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PepsiCo Planning To Cut Soft Drinks Sugar Levels By 25% In EU By 2025

Published on Jul 2 2021 12:00 PM in Drinks tagged: PepsiCo / soda / Soft Drinks / reduced sugar

PepsiCo Planning To Cut Soft Drinks Sugar Levels By 25% In EU By 2025

PepsiCo Inc has said that it is planning to reduce sugar content in soft drinks and iced teas by a quarter in the European Union and launch more nutritious snacks by 2025, to attract more health-consc...

PepsiCo Inc has said that it is planning to reduce sugar content in soft drinks and iced teas by a quarter in the European Union and launch more nutritious snacks by 2025, to attract more health-conscious consumers in its second-biggest market.

As part of its push, the company aims to reformulate products using low-calorie sweeteners, launch healthy snacks like its popcorn line PopWorks, and take low-fat brands including the Lay's Oven Baked range to new markets.

Reduced Sugar

Soft drink makers have been under pressure to reduce added sugar in their drinks, especially in Europe where several countries have levied taxes on sweetened sodas, fruit juices, and flavoured water to tackle health and obesity issues.

"In Europe today, almost one in three beverages we sell is sugar-free and we believe this trend will continue to grow over time," said PepsiCo Europe's CEO Silviu Popovici.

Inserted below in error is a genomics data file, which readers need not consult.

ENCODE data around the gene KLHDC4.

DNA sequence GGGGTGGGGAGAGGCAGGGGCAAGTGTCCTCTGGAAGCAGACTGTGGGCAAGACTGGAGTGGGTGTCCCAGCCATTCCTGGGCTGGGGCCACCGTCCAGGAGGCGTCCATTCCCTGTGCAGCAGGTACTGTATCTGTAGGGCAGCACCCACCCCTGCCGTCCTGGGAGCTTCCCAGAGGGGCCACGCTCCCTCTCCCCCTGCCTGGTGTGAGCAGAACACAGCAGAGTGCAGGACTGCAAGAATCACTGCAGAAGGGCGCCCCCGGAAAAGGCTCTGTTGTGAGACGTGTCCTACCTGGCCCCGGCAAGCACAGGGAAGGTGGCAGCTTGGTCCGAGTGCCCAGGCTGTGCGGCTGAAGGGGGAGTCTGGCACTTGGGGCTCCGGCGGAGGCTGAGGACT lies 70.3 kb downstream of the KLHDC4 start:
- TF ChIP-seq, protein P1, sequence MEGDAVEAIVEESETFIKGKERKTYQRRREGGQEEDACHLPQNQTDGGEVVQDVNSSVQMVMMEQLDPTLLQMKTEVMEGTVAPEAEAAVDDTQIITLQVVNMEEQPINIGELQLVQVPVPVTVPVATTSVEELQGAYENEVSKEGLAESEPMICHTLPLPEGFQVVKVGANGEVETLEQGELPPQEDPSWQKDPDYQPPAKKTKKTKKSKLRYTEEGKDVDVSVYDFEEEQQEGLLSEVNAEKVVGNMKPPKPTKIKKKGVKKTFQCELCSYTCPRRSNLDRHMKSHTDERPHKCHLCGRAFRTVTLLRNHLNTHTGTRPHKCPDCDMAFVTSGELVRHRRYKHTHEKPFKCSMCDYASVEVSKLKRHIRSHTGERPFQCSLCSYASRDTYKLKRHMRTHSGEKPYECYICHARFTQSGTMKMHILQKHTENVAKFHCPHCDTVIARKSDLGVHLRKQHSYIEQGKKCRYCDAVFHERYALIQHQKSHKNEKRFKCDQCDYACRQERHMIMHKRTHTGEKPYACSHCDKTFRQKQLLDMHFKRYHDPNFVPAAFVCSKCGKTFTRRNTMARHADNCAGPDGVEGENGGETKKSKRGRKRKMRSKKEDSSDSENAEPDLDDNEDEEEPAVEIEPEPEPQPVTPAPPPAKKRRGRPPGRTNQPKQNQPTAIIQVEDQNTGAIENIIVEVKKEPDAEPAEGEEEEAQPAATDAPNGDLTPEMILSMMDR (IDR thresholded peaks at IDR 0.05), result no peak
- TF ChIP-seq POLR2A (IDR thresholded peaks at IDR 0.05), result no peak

Europe accounted for nearly a fifth of PepsiCo's overall sales last year, making it the second-biggest revenue generating region after North America.

The company is planning for a 25% reduction in added sugar levels by 2025 and a 50% cut by 2030 in beverages like Pepsi-Cola, Lipton Ice Tea and 7UP sold across Europe.

Healthy Snacks

With an eye on making healthy snacks its fastest growing food category over the next four years, PepsiCo is aiming for a more than tenfold increase in sales by 2025 and expanding it to a $1 billion portfolio by 2030.

UNESDA, which represents Europe's soft drinks industry including Coca-Cola and Suntory Beverage, said on Tuesday it would work to reduce average added sugars in beverages by 10%, bringing the overall reduction over the last two decades to 33%.

News by Reuters, edited for Hospitality Ireland by Conor Farrelly. Click subscribe to sign up for the Hospitality Ireland print edition.

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